• England v Australia at Headingley, Leeds, 1975. Abandoned after four days because of vandalism; campaigners for the release of armed robber George Davis broke into the ground, dug three large holes in the pitch and poured oil on it overnight, rendering it unplayable.
    • West Indies v England at Sabina Park, Kingston, Jamaica, 1998. Abandoned after 56 minutes because of the dangerously variable bounce from the newly re-laid pitch.
    • West Indies v England at Sir Vivian Richards Stadium, Antigua, 2009. Abandoned after just ten balls as fast bowlers did not have traction on the sandy surface and could not run up safely.


Test cricket is almost always played as a series of matches between two countries, with all matches in the series taking place in the same country (the host). The number of matches in a series varies from one to six. Often there is a perpetual trophy traded between a pair of teams when series between them are won or lost (the most famous of these being the Ashes contested between England and Australia). There have been two exceptions to the bilateral nature of Test cricket: the 1912 Triangular Tournament, a three-way competition between England, Australia and South Africa (hosted by England), and the Asian Test Championship, an event held in 1998–99 and 2001–02.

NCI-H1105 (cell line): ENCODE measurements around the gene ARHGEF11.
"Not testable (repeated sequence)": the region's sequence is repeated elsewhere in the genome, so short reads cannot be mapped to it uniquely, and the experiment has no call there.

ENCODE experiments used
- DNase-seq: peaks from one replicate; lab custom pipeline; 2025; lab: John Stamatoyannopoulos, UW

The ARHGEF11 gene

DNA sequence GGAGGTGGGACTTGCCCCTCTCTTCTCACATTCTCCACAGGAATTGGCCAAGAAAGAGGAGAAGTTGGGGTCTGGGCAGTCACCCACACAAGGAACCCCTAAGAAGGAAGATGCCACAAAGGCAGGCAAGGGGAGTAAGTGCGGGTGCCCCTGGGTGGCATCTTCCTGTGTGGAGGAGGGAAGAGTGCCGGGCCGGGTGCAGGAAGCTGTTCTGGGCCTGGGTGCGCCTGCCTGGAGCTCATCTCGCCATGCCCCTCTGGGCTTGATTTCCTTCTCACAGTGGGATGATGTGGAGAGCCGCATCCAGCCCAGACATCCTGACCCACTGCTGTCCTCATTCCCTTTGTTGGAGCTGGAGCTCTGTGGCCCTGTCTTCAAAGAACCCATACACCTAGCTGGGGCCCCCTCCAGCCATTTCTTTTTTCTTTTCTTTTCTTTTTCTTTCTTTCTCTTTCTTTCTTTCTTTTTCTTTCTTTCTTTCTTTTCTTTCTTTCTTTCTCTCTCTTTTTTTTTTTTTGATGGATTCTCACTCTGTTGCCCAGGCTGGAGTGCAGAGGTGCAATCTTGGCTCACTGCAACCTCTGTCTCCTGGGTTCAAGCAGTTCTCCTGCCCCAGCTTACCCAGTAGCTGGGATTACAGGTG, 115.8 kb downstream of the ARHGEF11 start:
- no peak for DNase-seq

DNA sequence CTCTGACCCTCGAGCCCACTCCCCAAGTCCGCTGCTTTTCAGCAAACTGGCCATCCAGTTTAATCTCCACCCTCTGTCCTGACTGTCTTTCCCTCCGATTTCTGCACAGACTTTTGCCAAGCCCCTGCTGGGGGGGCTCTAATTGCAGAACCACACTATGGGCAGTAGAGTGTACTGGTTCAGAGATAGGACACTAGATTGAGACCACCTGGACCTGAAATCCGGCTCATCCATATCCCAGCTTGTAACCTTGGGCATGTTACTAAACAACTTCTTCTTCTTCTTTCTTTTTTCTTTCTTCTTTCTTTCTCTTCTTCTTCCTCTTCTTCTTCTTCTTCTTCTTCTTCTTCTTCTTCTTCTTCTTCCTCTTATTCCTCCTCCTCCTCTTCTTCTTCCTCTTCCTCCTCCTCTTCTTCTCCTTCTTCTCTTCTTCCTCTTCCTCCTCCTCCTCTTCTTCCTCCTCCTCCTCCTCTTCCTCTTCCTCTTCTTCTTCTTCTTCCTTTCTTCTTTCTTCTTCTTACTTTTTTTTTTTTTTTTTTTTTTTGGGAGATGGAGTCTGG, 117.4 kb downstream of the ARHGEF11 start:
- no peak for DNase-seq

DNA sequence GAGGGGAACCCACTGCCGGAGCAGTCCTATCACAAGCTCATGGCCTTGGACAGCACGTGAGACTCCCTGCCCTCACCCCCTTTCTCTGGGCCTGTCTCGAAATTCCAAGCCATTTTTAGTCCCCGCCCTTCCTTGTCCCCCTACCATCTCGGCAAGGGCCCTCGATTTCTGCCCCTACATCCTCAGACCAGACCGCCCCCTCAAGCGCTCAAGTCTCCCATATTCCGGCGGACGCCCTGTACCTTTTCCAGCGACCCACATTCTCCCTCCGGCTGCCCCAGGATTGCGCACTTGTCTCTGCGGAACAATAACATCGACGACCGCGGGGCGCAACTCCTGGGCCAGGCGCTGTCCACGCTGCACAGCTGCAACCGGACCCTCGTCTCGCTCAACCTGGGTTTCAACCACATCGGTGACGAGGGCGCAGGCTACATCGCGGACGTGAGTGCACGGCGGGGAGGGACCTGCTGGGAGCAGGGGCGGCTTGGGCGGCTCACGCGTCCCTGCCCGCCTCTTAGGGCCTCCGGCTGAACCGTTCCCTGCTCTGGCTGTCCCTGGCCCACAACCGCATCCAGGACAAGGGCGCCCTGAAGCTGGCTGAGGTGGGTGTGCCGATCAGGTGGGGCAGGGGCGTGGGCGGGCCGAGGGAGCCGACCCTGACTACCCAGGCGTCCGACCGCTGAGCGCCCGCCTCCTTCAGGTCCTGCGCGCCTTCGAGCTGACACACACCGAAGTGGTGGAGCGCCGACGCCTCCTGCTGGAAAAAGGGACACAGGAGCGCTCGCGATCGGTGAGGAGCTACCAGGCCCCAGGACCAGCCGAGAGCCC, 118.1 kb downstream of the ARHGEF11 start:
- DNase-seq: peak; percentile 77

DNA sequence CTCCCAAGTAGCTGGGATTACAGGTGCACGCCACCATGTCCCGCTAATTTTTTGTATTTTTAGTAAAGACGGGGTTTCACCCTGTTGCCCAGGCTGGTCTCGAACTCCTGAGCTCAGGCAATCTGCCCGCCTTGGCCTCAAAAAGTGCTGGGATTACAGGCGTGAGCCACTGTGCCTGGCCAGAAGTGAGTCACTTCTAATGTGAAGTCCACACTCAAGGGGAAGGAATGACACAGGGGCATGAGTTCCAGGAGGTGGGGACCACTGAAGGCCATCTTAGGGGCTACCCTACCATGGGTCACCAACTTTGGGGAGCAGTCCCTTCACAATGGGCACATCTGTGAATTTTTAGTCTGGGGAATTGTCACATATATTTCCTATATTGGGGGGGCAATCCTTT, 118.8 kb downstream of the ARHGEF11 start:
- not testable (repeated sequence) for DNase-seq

Until recently. Test series between international teams were organized between the two national cricket organizations with umpires provided by the home team. However, with the entry of more countries into Test cricket competition, and a wish by the ICC to maintain public interest in Tests (which was flagging in many countries with the introduction of one-day cricket), a new system was added to Test match competition. A rotation system that sees all ten Test teams playing each other over a six-year cycle, and an official ranking system (with a trophy held by the highest-ranked team) were introduced. It was hoped by the ICC that the new ranking system would help maintain interest in Test cricket in nations where one-day cricket is more popular.
In the new system, umpires are provided by the ICC. An elite panel of eleven umpires has been established, and the panel is supplemented by an additional International Panel that includes three umpires named by each Test-playing country. The elite umpires officiate almost all Test matches (usually not a Test involving their home country); the International Panel is only employed when the cricketing calendar is filled with activity, or for one-day internationals (ODIs).